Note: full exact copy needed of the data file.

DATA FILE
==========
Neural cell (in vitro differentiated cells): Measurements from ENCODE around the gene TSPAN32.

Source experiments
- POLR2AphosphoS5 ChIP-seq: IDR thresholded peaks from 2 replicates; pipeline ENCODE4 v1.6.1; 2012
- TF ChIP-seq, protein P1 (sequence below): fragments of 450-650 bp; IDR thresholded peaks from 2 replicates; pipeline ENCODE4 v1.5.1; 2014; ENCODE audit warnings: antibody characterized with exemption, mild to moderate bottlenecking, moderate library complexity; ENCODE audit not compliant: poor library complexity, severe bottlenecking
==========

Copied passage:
Neural cell (in vitro differentiated cells): Measurements from ENCODE around the gene TSPAN32.

Source experiments
- POLR2AphosphoS5 ChIP-seq: IDR thresholded peaks from 2 replicates; pipeline ENCODE4 v1.6.1; 2012
- TF ChIP-seq, protein P1 (sequence below): fragments of 450-650 bp; IDR thresholded peaks from 2 replicates; pipeline ENCODE4 v1.5.1; 2014; ENCODE audit warnings: antibody characterized with exemption, mild to moderate bottlenecking, moderate library complexity; ENCODE audit not compliant: poor library complexity, severe bottlenecking